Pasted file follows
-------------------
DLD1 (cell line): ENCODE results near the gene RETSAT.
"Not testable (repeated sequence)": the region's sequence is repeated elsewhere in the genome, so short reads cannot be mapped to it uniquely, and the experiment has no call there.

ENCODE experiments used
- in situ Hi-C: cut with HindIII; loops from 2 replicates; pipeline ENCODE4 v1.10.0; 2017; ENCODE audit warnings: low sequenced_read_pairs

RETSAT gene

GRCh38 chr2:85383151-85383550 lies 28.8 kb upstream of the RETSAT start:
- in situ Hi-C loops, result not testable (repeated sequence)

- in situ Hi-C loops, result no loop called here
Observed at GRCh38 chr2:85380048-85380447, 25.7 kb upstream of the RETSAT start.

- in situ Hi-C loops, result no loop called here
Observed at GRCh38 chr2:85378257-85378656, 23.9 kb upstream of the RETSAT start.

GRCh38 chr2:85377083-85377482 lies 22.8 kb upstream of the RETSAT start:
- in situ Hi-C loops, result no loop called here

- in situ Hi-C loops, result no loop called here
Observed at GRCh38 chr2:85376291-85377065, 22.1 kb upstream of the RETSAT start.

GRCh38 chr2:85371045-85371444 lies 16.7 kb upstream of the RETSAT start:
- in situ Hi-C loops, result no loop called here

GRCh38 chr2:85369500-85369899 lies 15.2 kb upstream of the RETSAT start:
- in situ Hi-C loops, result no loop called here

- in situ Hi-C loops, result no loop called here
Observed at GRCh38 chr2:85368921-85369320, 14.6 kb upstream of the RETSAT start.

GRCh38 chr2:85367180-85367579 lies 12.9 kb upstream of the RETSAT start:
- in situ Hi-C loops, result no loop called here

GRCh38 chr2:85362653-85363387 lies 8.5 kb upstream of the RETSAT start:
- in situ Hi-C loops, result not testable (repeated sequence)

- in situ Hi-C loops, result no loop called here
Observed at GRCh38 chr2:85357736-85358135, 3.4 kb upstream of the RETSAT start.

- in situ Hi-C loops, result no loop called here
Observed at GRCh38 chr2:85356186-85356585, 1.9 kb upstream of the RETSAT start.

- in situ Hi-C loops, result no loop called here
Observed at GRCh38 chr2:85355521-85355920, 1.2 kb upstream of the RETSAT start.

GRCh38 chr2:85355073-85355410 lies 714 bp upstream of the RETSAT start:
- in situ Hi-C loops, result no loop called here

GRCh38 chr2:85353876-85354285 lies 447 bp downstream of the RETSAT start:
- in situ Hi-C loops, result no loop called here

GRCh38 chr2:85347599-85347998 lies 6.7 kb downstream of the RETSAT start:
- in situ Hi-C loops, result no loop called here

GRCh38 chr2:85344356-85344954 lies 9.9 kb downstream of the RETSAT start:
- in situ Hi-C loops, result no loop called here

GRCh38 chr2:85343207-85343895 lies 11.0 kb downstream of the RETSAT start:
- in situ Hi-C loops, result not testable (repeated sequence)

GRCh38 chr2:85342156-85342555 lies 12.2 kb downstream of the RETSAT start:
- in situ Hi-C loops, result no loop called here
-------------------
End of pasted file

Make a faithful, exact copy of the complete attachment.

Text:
DLD1 (cell line): ENCODE results near the gene RETSAT.
"Not testable (repeated sequence)": the region's sequence is repeated elsewhere in the genome, so short reads cannot be mapped to it uniquely, and the experiment has no call there.

ENCODE experiments used
- in situ Hi-C: cut with HindIII; loops from 2 replicates; pipeline ENCODE4 v1.10.0; 2017; ENCODE audit warnings: low sequenced_read_pairs

RETSAT gene

GRCh38 chr2:85383151-85383550 lies 28.8 kb upstream of the RETSAT start:
- in situ Hi-C loops, result not testable (repeated sequence)

- in situ Hi-C loops, result no loop called here
Observed at GRCh38 chr2:85380048-85380447, 25.7 kb upstream of the RETSAT start.

- in situ Hi-C loops, result no loop called here
Observed at GRCh38 chr2:85378257-85378656, 23.9 kb upstream of the RETSAT start.

GRCh38 chr2:85377083-85377482 lies 22.8 kb upstream of the RETSAT start:
- in situ Hi-C loops, result no loop called here

- in situ Hi-C loops, result no loop called here
Observed at GRCh38 chr2:85376291-85377065, 22.1 kb upstream of the RETSAT start.

GRCh38 chr2:85371045-85371444 lies 16.7 kb upstream of the RETSAT start:
- in situ Hi-C loops, result no loop called here

GRCh38 chr2:85369500-85369899 lies 15.2 kb upstream of the RETSAT start:
- in situ Hi-C loops, result no loop called here

- in situ Hi-C loops, result no loop called here
Observed at GRCh38 chr2:85368921-85369320, 14.6 kb upstream of the RETSAT start.

GRCh38 chr2:85367180-85367579 lies 12.9 kb upstream of the RETSAT start:
- in situ Hi-C loops, result no loop called here

GRCh38 chr2:85362653-85363387 lies 8.5 kb upstream of the RETSAT start:
- in situ Hi-C loops, result not testable (repeated sequence)

- in situ Hi-C loops, result no loop called here
Observed at GRCh38 chr2:85357736-85358135, 3.4 kb upstream of the RETSAT start.

- in situ Hi-C loops, result no loop called here
Observed at GRCh38 chr2:85356186-85356585, 1.9 kb upstream of the RETSAT start.

- in situ Hi-C loops, result no loop called here
Observed at GRCh38 chr2:85355521-85355920, 1.2 kb upstream of the RETSAT start.

GRCh38 chr2:85355073-85355410 lies 714 bp upstream of the RETSAT start:
- in situ Hi-C loops, result no loop called here

GRCh38 chr2:85353876-85354285 lies 447 bp downstream of the RETSAT start:
- in situ Hi-C loops, result no loop called here

GRCh38 chr2:85347599-85347998 lies 6.7 kb downstream of the RETSAT start:
- in situ Hi-C loops, result no loop called here

GRCh38 chr2:85344356-85344954 lies 9.9 kb downstream of the RETSAT start:
- in situ Hi-C loops, result no loop called here

GRCh38 chr2:85343207-85343895 lies 11.0 kb downstream of the RETSAT start:
- in situ Hi-C loops, result not testable (repeated sequence)

GRCh38 chr2:85342156-85342555 lies 12.2 kb downstream of the RETSAT start:
- in situ Hi-C loops, result no loop called here